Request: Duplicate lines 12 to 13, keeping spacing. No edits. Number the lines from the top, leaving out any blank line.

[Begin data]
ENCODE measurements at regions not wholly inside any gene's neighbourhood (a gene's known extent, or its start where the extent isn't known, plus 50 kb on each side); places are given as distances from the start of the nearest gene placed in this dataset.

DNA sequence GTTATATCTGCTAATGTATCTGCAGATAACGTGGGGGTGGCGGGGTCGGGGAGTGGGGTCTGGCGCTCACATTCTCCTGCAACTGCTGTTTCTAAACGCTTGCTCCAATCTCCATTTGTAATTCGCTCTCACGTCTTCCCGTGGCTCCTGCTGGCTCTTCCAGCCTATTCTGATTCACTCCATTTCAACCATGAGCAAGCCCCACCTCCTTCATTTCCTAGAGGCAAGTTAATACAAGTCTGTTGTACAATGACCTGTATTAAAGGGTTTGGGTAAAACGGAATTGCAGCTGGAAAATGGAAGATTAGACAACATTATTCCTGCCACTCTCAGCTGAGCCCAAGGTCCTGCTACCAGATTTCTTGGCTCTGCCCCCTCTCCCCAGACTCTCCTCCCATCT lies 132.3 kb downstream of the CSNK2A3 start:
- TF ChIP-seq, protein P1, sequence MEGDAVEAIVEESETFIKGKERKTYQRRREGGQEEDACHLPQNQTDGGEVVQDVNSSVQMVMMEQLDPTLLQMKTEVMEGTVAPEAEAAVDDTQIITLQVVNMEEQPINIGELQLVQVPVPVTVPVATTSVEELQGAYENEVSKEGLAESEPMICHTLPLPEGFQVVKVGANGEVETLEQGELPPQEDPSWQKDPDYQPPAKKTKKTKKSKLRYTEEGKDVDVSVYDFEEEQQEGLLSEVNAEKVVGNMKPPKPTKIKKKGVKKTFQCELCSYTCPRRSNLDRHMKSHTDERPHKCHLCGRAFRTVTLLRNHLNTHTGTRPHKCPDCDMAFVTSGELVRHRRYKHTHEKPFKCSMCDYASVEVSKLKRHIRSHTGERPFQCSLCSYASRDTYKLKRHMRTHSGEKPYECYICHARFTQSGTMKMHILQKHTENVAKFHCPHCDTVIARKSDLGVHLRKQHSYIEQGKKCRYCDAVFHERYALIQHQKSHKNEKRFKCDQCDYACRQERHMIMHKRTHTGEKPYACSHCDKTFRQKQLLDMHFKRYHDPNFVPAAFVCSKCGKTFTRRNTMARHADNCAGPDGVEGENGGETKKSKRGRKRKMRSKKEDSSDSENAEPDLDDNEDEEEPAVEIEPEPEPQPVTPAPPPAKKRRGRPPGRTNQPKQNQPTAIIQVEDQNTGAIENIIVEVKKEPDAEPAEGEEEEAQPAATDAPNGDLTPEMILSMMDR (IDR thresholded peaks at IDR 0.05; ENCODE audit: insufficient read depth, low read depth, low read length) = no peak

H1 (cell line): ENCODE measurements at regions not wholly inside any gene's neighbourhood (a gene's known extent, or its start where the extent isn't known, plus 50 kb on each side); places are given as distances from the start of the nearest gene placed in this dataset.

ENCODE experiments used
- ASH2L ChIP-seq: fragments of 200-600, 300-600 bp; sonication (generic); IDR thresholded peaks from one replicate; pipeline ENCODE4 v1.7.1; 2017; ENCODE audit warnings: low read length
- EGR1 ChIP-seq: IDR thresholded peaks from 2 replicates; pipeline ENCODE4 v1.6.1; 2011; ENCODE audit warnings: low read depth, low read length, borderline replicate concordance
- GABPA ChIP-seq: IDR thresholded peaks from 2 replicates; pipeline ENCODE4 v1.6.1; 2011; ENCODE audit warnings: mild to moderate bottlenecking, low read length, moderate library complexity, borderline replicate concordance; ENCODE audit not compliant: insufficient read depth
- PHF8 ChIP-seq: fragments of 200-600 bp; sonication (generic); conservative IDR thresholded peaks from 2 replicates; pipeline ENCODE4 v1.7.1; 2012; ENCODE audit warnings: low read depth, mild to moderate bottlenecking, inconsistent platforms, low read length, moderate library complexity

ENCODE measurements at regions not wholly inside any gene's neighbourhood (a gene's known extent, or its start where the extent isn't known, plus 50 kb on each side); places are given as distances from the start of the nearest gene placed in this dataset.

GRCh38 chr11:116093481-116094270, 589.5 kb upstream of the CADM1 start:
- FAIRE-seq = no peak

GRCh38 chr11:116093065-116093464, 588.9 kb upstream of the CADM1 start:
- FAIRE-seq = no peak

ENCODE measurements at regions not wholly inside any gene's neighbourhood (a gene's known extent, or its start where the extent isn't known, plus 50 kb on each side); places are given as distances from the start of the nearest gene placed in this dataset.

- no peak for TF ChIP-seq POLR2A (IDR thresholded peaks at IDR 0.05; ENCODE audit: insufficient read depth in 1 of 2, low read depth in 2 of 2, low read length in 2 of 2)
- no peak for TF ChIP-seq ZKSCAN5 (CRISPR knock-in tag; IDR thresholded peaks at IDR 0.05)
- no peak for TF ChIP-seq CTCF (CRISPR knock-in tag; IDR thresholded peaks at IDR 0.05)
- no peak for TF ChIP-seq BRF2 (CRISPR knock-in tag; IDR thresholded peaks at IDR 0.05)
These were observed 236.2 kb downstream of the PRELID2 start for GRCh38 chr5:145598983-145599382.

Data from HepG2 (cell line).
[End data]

- FAIRE-seq = no peak

GRCh38 chr11:116093065-116093464, 588.9 kb upstream of the CADM1 start: